Updated: Aug 15, 2019
After an athlete sustains a concussion, they must follow the ten Recovery Stages. Each stage must be separated by at least 24 hours. If symptoms occur at any stage, the athlete must return to the previous stage. The 10 stages include:
Stage 1- Symptom-limited activity. Engage in typical daily activities that do not increase or provoke symptoms. (ex: reading, texting, computer, walking)
Stage 2- Light cognitive activity. Try a brief period of homework, reading a novel, or watching TV.
Stage 3- Half-day of school or work, with or without modifications. (ex: No gym class, no band, no recess)
Stage 4- Full day of school or work, with or without modifications.
Stage 5- Return to physical activity à Graded Exercise Test (Buffalo Treadmill Test)
Stage 6- Light non-contact practice or Sport-specific activity. You are allowed to return to the playing surface for a very light practice involving absolutely no contact. Individual drills including light jogging, skating, passing, and shooting are appropriate.
Stage 7- Heavy non-contact practice. The intensity can increase and team-based drills that do not involve the risk of contact are appropriate.
Stage 8- Medical clearance à Physical Exertion Test (Blackhawk’s Test) and Baseline Re-test
Stage 9- Full-contact practice
Stage 10- Game play
The following treatment options can help to support concussion management and improve recovery:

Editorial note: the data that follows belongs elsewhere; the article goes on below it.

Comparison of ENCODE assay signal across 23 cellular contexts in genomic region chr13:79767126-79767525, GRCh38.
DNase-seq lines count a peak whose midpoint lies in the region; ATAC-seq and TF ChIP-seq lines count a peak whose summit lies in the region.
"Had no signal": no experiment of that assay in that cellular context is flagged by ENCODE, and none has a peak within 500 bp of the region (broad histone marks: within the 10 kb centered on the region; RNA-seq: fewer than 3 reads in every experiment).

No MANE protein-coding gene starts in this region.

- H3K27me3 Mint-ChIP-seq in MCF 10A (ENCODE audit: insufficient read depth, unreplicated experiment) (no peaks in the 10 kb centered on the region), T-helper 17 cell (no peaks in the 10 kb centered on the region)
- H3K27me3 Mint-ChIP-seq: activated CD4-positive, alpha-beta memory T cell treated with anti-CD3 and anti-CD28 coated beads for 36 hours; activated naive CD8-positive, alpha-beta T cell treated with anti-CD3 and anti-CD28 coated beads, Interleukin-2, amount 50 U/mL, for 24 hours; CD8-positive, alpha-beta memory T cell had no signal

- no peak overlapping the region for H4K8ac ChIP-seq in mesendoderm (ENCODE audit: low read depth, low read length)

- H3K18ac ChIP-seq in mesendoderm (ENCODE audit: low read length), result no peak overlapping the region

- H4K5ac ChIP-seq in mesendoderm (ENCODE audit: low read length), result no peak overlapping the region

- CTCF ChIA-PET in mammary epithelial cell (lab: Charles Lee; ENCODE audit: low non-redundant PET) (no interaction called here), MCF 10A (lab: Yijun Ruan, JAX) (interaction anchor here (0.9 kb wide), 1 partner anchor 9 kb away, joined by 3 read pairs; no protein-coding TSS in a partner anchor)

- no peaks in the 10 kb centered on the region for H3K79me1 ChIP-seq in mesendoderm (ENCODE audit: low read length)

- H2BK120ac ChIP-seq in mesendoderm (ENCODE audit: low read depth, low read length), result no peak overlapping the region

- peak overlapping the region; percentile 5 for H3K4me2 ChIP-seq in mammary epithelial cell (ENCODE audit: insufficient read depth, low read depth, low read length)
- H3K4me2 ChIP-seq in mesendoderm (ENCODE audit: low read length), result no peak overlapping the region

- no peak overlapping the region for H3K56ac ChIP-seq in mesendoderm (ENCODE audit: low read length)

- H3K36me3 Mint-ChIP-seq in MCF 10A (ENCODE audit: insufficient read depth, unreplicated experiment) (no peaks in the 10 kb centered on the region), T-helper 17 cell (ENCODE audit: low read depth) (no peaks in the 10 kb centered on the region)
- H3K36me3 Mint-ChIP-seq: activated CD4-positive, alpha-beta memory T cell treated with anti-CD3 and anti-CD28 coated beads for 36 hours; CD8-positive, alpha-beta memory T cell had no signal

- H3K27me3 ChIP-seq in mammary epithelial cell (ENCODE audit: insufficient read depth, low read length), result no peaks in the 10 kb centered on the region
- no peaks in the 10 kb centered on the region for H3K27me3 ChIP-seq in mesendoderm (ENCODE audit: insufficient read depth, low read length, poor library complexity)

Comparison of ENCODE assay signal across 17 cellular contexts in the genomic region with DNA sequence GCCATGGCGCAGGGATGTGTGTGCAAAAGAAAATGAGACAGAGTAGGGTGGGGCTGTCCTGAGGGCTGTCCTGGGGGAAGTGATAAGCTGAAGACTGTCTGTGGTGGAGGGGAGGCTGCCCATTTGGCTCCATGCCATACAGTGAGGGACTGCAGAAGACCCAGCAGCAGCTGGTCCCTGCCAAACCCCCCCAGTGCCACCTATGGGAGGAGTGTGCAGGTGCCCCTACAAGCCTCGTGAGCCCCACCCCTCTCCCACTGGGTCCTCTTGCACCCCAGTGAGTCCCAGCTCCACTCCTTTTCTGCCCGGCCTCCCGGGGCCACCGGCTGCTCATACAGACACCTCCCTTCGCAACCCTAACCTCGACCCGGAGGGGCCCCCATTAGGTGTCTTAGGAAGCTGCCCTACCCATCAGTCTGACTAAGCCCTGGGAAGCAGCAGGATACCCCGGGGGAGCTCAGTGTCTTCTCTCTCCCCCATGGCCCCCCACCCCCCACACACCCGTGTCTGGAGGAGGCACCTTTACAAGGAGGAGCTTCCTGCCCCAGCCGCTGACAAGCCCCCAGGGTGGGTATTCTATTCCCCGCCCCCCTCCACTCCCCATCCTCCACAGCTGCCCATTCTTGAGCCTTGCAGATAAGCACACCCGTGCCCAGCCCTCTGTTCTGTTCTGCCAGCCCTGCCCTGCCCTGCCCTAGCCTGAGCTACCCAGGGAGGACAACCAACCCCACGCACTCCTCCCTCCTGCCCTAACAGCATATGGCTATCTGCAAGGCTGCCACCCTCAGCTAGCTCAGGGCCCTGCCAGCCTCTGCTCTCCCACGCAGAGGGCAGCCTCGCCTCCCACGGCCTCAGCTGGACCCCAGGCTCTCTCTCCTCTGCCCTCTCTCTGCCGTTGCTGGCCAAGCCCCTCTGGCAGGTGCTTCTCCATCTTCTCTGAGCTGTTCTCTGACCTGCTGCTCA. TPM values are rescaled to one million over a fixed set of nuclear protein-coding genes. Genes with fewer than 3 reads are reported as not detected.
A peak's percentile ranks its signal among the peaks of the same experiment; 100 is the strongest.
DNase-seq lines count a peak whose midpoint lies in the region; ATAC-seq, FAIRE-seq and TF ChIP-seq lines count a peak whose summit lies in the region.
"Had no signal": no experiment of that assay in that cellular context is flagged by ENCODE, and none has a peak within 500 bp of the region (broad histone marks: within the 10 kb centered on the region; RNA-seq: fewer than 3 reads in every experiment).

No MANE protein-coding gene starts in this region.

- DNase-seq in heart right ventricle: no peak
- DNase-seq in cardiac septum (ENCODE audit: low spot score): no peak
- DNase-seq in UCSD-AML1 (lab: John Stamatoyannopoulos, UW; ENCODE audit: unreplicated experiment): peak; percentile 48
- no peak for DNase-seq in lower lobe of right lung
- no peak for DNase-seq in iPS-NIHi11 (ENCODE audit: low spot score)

1. Exercise Therapy- Following symptom limited activity, exercise therapy can help to resolve symptoms and improve blood flow
2. Manual Therapy- Headaches, balance and visual issues, dizziness, and blood flow abnormalities are symptoms of both concussion and neck injuries (whiplash), which can be treated with manual therapy. Manual therapy involves treatment of the neck joints and muscles.
3. Diet and Nutritional Intervention- Avoiding pro-inflammatory foods (ex: red meat, refined sugars) and replacing them with nutritious options (ex: fruit and vegetables) may help to offset inflammation and reduce symptoms.
4. Vestibular and Visual Rehabilitation- An individualized balance and visual rehabilitation program may help to reduce symptoms such as dizziness, visual abnormalities, concentration issues, and memory loss.
5. Education and Reassurance- People with a history of depression or anxiety tend to have prolonged symptoms. Education and reassurance is an important part of concussion care.
Most of the treatment options are available at a Complete Concussion Management Certified clinic.